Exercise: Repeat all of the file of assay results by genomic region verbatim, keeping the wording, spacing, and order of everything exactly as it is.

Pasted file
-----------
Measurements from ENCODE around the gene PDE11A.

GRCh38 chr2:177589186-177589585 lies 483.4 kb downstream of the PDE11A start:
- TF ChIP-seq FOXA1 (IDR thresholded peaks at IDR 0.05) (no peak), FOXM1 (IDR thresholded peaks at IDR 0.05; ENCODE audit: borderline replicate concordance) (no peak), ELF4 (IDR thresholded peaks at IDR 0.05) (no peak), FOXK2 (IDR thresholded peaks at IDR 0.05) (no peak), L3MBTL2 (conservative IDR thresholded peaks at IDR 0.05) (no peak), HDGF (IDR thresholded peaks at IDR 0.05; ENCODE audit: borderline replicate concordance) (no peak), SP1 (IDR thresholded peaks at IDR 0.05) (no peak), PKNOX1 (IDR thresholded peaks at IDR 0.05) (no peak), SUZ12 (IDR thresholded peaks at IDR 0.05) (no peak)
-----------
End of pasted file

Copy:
Measurements from ENCODE around the gene PDE11A.

GRCh38 chr2:177589186-177589585 lies 483.4 kb downstream of the PDE11A start:
- TF ChIP-seq FOXA1 (IDR thresholded peaks at IDR 0.05) (no peak), FOXM1 (IDR thresholded peaks at IDR 0.05; ENCODE audit: borderline replicate concordance) (no peak), ELF4 (IDR thresholded peaks at IDR 0.05) (no peak), FOXK2 (IDR thresholded peaks at IDR 0.05) (no peak), L3MBTL2 (conservative IDR thresholded peaks at IDR 0.05) (no peak), HDGF (IDR thresholded peaks at IDR 0.05; ENCODE audit: borderline replicate concordance) (no peak), SP1 (IDR thresholded peaks at IDR 0.05) (no peak), PKNOX1 (IDR thresholded peaks at IDR 0.05) (no peak), SUZ12 (IDR thresholded peaks at IDR 0.05) (no peak)